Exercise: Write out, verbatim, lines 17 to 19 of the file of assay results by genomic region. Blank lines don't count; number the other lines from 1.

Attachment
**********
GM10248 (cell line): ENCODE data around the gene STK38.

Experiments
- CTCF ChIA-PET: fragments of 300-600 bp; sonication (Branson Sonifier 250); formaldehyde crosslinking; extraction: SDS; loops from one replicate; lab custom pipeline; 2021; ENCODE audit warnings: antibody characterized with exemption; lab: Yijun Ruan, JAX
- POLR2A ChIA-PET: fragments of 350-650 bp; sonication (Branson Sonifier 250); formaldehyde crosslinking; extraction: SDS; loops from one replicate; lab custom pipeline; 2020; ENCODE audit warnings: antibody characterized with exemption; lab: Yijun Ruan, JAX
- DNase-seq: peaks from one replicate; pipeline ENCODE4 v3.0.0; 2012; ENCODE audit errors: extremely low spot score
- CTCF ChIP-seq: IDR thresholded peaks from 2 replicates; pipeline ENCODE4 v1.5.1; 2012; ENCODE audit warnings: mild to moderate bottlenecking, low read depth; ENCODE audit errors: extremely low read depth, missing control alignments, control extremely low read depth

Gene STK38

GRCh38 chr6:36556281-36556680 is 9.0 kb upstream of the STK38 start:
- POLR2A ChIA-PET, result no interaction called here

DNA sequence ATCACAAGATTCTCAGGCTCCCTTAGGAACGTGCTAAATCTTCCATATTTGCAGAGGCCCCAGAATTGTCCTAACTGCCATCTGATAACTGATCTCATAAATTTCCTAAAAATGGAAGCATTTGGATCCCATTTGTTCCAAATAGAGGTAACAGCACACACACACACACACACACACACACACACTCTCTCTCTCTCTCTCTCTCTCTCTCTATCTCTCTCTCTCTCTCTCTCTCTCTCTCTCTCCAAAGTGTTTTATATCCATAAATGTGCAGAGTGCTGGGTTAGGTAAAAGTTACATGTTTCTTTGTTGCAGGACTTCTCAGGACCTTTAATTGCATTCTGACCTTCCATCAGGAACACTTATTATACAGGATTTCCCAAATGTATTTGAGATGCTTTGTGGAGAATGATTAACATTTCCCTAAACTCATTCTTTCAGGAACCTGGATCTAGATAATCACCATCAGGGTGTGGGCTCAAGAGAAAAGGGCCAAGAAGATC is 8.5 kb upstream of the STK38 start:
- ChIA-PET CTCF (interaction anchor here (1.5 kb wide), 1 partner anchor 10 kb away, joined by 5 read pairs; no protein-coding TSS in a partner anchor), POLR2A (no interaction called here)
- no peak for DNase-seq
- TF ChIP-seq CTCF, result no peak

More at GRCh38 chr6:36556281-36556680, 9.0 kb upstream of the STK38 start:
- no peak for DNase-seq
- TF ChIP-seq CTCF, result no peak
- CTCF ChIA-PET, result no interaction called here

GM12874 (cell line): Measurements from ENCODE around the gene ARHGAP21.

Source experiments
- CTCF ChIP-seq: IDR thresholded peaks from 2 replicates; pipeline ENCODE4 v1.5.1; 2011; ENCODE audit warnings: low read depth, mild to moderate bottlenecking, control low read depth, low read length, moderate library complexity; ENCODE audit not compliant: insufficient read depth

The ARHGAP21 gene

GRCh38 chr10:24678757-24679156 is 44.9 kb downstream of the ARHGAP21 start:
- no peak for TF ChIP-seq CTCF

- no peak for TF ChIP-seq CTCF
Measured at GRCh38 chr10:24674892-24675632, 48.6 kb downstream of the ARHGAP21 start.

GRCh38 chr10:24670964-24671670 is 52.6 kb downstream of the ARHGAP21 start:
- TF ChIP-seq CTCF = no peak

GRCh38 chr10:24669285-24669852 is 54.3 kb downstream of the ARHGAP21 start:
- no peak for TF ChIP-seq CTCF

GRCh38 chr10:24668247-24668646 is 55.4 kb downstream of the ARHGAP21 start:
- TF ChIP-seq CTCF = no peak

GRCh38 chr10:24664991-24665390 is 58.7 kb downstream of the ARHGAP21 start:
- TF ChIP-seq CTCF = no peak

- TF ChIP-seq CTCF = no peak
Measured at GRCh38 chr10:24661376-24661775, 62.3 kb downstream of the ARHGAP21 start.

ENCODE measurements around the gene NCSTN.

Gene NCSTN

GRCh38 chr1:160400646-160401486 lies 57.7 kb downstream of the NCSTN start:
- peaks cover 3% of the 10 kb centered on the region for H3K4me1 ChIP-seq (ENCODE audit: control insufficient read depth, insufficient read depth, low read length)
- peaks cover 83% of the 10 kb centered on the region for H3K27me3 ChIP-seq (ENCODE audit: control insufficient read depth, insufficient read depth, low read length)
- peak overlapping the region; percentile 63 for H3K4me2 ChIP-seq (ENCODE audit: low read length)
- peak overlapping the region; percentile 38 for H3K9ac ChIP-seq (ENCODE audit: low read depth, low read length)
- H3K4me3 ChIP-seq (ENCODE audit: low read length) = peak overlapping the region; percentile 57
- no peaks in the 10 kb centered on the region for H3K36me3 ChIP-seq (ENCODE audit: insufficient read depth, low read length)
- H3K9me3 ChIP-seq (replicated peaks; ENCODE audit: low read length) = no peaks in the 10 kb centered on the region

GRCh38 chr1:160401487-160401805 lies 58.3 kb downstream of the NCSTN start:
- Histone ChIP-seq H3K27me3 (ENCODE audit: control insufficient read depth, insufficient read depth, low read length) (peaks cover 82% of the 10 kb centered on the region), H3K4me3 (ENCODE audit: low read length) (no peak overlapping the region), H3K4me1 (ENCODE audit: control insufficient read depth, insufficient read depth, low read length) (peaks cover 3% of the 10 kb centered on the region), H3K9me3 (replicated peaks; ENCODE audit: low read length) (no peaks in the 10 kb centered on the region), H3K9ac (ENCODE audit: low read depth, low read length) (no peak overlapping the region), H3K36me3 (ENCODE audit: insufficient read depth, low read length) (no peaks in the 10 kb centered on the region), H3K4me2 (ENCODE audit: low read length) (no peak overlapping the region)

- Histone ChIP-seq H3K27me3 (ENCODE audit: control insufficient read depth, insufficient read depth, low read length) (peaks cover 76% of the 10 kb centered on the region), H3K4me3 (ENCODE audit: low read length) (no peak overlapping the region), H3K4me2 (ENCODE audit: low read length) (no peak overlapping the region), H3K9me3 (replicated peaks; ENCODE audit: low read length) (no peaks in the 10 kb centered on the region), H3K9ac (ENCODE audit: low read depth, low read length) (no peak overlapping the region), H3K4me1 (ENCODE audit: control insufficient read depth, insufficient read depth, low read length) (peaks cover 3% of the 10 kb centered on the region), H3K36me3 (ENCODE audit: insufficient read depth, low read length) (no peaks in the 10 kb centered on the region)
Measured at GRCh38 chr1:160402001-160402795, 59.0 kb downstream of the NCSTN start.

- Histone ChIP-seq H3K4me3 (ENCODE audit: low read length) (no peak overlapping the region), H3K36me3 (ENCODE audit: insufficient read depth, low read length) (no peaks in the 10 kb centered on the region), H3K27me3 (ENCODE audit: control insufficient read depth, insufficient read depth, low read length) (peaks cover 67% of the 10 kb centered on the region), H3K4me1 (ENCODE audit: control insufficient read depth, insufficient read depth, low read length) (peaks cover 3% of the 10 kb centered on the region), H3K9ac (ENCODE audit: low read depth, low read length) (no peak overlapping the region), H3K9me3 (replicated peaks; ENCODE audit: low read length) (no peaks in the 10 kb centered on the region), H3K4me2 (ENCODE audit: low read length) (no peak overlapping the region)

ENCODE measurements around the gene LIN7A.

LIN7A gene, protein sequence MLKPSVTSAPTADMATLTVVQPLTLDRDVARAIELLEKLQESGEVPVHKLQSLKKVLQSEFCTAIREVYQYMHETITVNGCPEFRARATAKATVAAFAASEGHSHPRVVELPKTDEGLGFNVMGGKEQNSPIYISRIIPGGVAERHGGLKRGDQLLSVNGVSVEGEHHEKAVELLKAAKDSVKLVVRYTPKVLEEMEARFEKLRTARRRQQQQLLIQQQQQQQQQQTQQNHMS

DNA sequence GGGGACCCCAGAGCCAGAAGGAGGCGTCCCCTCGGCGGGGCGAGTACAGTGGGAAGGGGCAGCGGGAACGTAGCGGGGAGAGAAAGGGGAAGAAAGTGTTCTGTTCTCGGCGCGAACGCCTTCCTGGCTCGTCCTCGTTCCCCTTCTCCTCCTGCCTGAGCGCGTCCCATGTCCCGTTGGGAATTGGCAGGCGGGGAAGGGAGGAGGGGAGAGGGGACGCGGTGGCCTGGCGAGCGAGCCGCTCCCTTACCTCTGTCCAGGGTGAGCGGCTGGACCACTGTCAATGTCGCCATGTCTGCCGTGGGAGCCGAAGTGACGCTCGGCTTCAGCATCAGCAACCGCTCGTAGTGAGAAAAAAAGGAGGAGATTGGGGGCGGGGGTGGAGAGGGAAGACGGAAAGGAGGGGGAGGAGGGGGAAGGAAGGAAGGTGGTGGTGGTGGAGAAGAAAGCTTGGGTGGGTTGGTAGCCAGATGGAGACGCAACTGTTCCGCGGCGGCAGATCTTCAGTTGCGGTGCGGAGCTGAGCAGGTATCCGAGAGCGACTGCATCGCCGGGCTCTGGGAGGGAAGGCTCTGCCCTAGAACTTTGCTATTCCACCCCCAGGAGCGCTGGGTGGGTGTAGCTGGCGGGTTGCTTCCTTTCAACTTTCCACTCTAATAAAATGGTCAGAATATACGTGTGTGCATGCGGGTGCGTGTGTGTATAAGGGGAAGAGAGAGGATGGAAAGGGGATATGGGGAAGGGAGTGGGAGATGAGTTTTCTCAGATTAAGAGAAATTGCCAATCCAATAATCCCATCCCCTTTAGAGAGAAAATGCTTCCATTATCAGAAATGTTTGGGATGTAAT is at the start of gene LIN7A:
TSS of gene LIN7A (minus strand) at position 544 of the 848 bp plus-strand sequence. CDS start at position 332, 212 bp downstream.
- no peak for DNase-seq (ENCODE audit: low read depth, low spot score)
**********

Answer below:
- CTCF ChIA-PET, result no interaction called here

GM12874 (cell line): Measurements from ENCODE around the gene ARHGAP21.

Source experiments